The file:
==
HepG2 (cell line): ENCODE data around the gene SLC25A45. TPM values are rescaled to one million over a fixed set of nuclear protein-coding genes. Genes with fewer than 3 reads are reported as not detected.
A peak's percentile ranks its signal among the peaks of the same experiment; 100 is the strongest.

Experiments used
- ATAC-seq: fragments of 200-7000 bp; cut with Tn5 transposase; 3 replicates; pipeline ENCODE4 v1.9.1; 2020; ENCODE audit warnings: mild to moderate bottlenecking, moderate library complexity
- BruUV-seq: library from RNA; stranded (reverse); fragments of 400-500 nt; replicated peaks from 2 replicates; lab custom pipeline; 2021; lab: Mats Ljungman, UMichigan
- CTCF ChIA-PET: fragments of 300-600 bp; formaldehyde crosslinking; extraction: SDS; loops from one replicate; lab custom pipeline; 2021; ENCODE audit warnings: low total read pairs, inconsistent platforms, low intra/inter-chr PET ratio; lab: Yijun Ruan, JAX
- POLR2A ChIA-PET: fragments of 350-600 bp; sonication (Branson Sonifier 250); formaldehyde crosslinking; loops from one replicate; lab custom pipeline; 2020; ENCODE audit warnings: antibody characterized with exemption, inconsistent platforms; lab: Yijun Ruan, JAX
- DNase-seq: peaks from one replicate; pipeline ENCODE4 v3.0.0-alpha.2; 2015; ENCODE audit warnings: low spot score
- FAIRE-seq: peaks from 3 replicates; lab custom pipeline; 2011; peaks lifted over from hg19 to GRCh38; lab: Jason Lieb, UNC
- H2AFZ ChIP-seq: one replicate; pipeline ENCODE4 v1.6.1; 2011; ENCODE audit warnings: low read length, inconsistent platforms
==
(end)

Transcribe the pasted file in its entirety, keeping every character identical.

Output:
HepG2 (cell line): ENCODE data around the gene SLC25A45. TPM values are rescaled to one million over a fixed set of nuclear protein-coding genes. Genes with fewer than 3 reads are reported as not detected.
A peak's percentile ranks its signal among the peaks of the same experiment; 100 is the strongest.

Experiments used
- ATAC-seq: fragments of 200-7000 bp; cut with Tn5 transposase; 3 replicates; pipeline ENCODE4 v1.9.1; 2020; ENCODE audit warnings: mild to moderate bottlenecking, moderate library complexity
- BruUV-seq: library from RNA; stranded (reverse); fragments of 400-500 nt; replicated peaks from 2 replicates; lab custom pipeline; 2021; lab: Mats Ljungman, UMichigan
- CTCF ChIA-PET: fragments of 300-600 bp; formaldehyde crosslinking; extraction: SDS; loops from one replicate; lab custom pipeline; 2021; ENCODE audit warnings: low total read pairs, inconsistent platforms, low intra/inter-chr PET ratio; lab: Yijun Ruan, JAX
- POLR2A ChIA-PET: fragments of 350-600 bp; sonication (Branson Sonifier 250); formaldehyde crosslinking; loops from one replicate; lab custom pipeline; 2020; ENCODE audit warnings: antibody characterized with exemption, inconsistent platforms; lab: Yijun Ruan, JAX
- DNase-seq: peaks from one replicate; pipeline ENCODE4 v3.0.0-alpha.2; 2015; ENCODE audit warnings: low spot score
- FAIRE-seq: peaks from 3 replicates; lab custom pipeline; 2011; peaks lifted over from hg19 to GRCh38; lab: Jason Lieb, UNC
- H2AFZ ChIP-seq: one replicate; pipeline ENCODE4 v1.6.1; 2011; ENCODE audit warnings: low read length, inconsistent platforms